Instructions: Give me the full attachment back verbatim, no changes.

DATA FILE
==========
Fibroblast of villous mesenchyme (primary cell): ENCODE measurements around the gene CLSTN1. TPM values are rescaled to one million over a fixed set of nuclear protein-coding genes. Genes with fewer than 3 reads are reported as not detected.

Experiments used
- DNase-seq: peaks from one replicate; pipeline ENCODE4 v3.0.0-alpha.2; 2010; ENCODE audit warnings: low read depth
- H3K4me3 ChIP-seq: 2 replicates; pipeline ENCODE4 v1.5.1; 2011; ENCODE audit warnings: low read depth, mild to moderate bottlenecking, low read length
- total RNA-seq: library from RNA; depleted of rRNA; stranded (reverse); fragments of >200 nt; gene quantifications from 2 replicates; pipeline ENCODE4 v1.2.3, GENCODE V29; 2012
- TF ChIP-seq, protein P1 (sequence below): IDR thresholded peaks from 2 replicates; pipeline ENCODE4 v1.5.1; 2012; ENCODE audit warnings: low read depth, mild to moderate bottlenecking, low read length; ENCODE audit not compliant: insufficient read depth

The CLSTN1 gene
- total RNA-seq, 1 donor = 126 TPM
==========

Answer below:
Fibroblast of villous mesenchyme (primary cell): ENCODE measurements around the gene CLSTN1. TPM values are rescaled to one million over a fixed set of nuclear protein-coding genes. Genes with fewer than 3 reads are reported as not detected.

Experiments used
- DNase-seq: peaks from one replicate; pipeline ENCODE4 v3.0.0-alpha.2; 2010; ENCODE audit warnings: low read depth
- H3K4me3 ChIP-seq: 2 replicates; pipeline ENCODE4 v1.5.1; 2011; ENCODE audit warnings: low read depth, mild to moderate bottlenecking, low read length
- total RNA-seq: library from RNA; depleted of rRNA; stranded (reverse); fragments of >200 nt; gene quantifications from 2 replicates; pipeline ENCODE4 v1.2.3, GENCODE V29; 2012
- TF ChIP-seq, protein P1 (sequence below): IDR thresholded peaks from 2 replicates; pipeline ENCODE4 v1.5.1; 2012; ENCODE audit warnings: low read depth, mild to moderate bottlenecking, low read length; ENCODE audit not compliant: insufficient read depth

The CLSTN1 gene
- total RNA-seq, 1 donor = 126 TPM